Badass Indian pin-ups: Art that challenges what an Indian woman looks like
The battle against sexism has evolved and it rages on, but we must say, it’s never looked as good as it has in the form of these Indian pin-ups!
The world, and India, has come a long way in terms of accepting the idea of ‘bold women’. Feminism in the times of Emma Watson, Kangana Ranaut, Taapsee Pannu and Swara Bhaskar constantly reminds us that women won’t just be silent receivers of societal judgment. The battle against sexism has evolved and it rages on, but we must say, it’s never looked as good as it has in the form of these Indian pin-ups!
Canadian visual artist Nimisha Bhanot has been challenging the way South Asian women are perceived through her ‘Badass Indian pin-up’ series. Bhanot artfully juxtaposes traditional and cultural signifiers against sexually liberated composition to challenge patriarchal expectations of women. While her series is focused on Indian women, the artwork aims at striking a chord with people across the globe. “All women worldwide, including trans individuals, femmes and non-gender conforming people, should not be judged or live in fear for living their lives on their terms and should not have to be held up to the impossible standards of a hetero-patriarchal society.” She also wishes to open up the conversation about gender identity and make it more inclusive, “There is no one right way to be Indian, Pakistani, Bengali, Canadian, man, woman, queer or transperson — we all experience life through different lenses so why should we be expected to follow the same rules?” she asserts.
The birth of Bhanot’s bold artwork also came at a time when the dialogue about women’s struggles was at its peak. It was around the time of the 2012 Delhi gang rape case that Bhanot knew that it was about time that her art challenge the male gaze. She recollects how deeply this atrocity had an impact on her, “The gang rape of Jyoti Singh on 16 December, 2012 really shook me. She was my age, just coming back from watching a movie with a male friend and just as she should she assumed that she would be safe travelling at night in 2012. In 2012 I was in my final year at Ontario College of Art and Design (OCAD) University finishing my undergraduate thesis and I put in a lot of long hours at the studio. I was fortunate enough to have the support of my parents — I barely worked, I would stay until the studio closed at 1 am and I could safely cross the street, get into my car and go home. But what if I was living in India, what if that was me?”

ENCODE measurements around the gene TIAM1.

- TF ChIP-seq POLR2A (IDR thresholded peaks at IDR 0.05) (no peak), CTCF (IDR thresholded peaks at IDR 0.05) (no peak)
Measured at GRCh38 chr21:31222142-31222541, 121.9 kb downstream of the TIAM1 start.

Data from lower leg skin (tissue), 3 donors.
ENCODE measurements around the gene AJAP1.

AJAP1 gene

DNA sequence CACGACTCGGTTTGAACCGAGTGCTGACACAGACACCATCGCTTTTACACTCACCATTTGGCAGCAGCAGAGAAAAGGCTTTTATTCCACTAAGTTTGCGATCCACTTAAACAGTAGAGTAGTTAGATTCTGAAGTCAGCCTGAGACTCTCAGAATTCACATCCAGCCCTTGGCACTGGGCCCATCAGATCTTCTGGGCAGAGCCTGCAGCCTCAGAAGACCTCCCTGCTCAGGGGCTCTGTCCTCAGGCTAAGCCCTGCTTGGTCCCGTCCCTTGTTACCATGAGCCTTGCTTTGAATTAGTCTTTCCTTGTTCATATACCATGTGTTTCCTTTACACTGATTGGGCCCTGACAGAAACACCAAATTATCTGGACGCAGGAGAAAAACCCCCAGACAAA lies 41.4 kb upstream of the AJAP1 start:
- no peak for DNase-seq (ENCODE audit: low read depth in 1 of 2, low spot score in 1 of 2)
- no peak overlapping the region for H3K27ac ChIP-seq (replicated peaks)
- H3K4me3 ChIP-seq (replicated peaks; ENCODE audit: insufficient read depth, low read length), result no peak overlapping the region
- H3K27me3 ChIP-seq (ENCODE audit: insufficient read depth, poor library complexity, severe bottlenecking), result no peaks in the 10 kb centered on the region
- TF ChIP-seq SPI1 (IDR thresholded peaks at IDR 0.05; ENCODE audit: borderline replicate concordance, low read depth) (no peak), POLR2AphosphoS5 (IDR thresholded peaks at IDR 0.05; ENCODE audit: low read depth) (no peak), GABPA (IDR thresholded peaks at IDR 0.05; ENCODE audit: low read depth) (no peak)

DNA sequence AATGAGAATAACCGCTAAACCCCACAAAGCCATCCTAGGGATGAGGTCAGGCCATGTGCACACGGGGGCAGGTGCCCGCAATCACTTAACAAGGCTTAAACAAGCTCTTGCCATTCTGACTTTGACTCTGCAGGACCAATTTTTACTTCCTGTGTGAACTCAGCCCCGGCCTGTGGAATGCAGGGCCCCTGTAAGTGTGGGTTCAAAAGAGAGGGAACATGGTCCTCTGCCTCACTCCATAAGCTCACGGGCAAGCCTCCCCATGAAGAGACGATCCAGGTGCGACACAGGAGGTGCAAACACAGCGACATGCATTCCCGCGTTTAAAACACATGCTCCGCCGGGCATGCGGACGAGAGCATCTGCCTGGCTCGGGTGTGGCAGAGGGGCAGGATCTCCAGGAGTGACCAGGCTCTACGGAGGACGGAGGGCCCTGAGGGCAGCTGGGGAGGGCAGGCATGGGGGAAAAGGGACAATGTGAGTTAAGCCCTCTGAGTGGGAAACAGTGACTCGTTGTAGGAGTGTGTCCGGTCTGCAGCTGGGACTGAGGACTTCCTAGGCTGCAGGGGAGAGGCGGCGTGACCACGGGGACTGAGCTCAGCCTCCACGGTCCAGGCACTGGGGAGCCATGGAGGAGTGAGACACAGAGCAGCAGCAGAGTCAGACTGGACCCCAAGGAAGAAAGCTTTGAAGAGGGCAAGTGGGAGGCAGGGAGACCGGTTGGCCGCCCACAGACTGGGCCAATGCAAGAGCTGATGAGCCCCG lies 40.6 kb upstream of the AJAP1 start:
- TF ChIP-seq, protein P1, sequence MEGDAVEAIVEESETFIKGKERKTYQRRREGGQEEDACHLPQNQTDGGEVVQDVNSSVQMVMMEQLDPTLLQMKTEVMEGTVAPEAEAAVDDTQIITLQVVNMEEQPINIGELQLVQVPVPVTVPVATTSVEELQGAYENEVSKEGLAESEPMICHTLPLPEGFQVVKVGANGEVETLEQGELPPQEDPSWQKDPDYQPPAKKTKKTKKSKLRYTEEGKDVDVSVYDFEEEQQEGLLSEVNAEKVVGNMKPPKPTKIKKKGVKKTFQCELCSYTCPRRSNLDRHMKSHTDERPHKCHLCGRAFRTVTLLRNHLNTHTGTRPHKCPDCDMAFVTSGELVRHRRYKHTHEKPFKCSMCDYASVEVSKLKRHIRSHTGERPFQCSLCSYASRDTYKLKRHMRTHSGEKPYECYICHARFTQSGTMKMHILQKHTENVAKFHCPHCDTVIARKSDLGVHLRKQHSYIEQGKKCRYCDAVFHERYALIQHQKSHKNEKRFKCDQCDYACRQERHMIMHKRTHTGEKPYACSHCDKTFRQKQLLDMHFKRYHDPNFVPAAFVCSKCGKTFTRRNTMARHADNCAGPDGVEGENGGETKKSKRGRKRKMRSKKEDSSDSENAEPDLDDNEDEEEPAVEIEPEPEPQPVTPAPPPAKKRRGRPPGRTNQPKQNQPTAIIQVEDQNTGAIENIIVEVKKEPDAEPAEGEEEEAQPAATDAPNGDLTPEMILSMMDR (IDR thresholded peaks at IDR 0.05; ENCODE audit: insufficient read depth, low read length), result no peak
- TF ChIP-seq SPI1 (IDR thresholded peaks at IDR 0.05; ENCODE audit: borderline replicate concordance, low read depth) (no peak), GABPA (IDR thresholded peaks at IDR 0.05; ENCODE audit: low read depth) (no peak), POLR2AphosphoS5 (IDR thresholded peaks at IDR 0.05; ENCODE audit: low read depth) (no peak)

It was about this time that Bhanot had completed the first painting of her series, albeit with a lot of hesitation on how it would be received. “Just a few days before hearing of her rape, I brought home a self-portrait I did that semester of myself as a Badass Bride, smoking a cigar in a white lengha and my parents were furious. I spent 3 years of my degree making safe living room art and it wasn't good enough for me so I experimented with the Badass Bride because I had wanted to paint it for so long but never had the courage to. The timing of my parents' reaction to the painting, and hearing about Jyoti's rape set off an alarm in my head - I absolutely had to change my thesis mid-year. I finally created something that made me feel good, where I knew I was standing up to the patriarchy that I witnessed my whole life and I did not want to go back, so I haven't!"
The victim blaming and warped narrative during this case is what drove Bhanot to pursue her series further, "It really frustrated me because patriarchy and this subservient, docile role are both part of the perception of the South Asian woman and I wanted to talk back to that. So I changed my thesis mid year so I could continue working on the female gaze. The gaze gives the subject a lot of power and that's what I think we need to see more of."
Advocating for women’s rights through her art was one of the many hurdles that came in Bhanot’s way while expressing her opinion; the pin-up series was a matter of cultural identity too. “Being Indo-Canadian, I struggled with trying to find a place between both identities, as many feel in the Indian diaspora and I often found myself feeling guilty for divulging in one aspect of my identity and denying the other,” she admitted. “I felt liberated wearing short shorts but it made me feel less Indian, because being sexy, feeling sexy makes you 'un-Indian'. But at the same time I felt uncomfortable going to the mall in a Punjabi suit after visiting the mandir because I didn't want to stand out. I had to teach myself that it's okay to live my life on my terms, to fluctuate between the two and that people's opinions don't matter.”